National Education, Health and Allied Workers’ Union (Nehawu) President, Mzwandile Makwayiba, has blamed President Cyril Ramaphosa for the non-implementation of the 2018 wage agreement signed with public sector unions.

Government, through the Ministry of Finance, has since announced a wage freeze for South Africa’s 1.2 million public servants.

Makwayiba was addressing Nehawu 12th Provincial Congress in Klerksdorp, North West.

Nehawu delegates from across the four regions of the North West, gathered at Klerksdorp for their three-day 12th provincial congress.

The congress, which is expected to elect new leadership in the province, is also in preparation for the national event in October.

Makwayiba, during his address, reiterated his union’s dissatisfaction regarding the non-implementation of the 2018 wage agreement for the public servants.

He says public servants should not entirely blame Finance Minister Tito Mboweni for the non- implementation, as he was carrying out the instructions of the president.

“It’s wrong for the government of the African National Congress to refuse to give out salary. We cannot be told to keep quiet. Comrades, let us leave Tito. The problem is Cyril Ramaphosa. It is the president of the African National Congress who does not give the public service a salary.”

In this video below, Minister Tito Mboweni tables the Budget Speech:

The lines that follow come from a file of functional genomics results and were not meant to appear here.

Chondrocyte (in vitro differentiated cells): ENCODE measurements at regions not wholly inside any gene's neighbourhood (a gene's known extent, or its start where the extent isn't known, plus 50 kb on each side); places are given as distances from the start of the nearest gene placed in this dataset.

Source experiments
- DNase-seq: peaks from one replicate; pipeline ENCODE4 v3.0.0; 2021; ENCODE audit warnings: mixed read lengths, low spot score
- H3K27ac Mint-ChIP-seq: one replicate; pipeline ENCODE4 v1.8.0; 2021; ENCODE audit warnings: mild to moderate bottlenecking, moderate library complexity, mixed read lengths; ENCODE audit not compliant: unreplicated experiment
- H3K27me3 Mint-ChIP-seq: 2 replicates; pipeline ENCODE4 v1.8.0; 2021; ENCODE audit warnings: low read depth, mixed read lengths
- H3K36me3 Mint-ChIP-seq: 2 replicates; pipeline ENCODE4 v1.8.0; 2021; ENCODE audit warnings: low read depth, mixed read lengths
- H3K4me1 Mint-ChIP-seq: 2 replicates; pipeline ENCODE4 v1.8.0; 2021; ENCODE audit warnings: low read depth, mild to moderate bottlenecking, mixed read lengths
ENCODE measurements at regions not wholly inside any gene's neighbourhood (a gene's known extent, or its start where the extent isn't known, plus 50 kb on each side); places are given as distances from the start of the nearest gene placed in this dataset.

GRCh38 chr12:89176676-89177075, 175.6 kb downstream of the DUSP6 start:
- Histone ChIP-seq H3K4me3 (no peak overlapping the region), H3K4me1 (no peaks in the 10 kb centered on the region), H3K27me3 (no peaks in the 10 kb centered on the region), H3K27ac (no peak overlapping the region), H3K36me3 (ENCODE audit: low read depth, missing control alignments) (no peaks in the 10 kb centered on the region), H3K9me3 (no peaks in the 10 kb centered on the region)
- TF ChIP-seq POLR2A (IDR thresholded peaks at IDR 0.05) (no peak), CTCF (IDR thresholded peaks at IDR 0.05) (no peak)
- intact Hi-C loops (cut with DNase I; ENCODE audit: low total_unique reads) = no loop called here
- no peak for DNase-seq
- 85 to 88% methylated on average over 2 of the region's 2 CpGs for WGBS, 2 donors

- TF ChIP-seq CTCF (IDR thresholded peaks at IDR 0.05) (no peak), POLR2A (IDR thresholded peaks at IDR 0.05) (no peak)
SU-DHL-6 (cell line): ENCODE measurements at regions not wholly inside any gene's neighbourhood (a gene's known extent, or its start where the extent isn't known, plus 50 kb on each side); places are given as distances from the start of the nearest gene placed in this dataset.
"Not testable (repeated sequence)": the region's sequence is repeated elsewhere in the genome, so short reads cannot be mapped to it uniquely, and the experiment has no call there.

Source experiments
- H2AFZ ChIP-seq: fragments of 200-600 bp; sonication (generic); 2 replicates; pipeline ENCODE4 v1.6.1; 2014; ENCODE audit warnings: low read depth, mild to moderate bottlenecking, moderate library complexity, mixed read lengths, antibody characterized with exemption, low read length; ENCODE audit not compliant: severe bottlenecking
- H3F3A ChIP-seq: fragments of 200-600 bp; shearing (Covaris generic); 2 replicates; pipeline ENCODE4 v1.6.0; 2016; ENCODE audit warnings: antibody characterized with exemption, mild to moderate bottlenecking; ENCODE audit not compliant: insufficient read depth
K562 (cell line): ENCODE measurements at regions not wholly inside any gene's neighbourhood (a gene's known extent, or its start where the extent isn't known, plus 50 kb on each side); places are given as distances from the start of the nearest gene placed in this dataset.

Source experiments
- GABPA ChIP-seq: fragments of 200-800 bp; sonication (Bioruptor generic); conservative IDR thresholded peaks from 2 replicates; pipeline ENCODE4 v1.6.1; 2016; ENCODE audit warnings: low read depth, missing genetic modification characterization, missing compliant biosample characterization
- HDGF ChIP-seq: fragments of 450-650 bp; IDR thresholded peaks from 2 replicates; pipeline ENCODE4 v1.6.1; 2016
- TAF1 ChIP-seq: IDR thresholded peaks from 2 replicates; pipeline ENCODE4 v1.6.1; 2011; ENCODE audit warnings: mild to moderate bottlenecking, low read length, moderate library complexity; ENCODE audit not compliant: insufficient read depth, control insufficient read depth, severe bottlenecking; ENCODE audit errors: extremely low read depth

Makwayiba has also reiterated Nehawu’s position on campaigning for the ANC during the upcoming local government elections.

“We have not taken a decision to not vote for the ANC because this is the resolution of the congress. The congress in October will deliberate on this matter and discuss it.”

Premier Job Mokgoro also addressed delegates. They were however not impressed.

Nehawu Chairperson, Elizabeth Mokua, says they expected Mokgoro to reflect on the demands they have raised with him on numerous occasions.

“The premier just comes and gives us the status of COVID -19 in the province. I mean, we see it as a slap on our face as the congress of Nehawu. We did not really expect that from the premier. It looks like the premier is hellbent to not responding to the issues and the needs of the workers and we think that the premier must then decide whether we are going to work together or it means that Nehawu also has to device ways and means to get his attention.”

In responding to Nehawu’s concerns, Mokgoro had said, “In coming here, it was very important that I give feedback and I chose to give it on one-on-one basis with the chairperson. So, in that sense, I regret that I did not say this in my speech that I made.”

Nehawu members in other provinces are expected to convene their provincial congresses in the coming few weeks.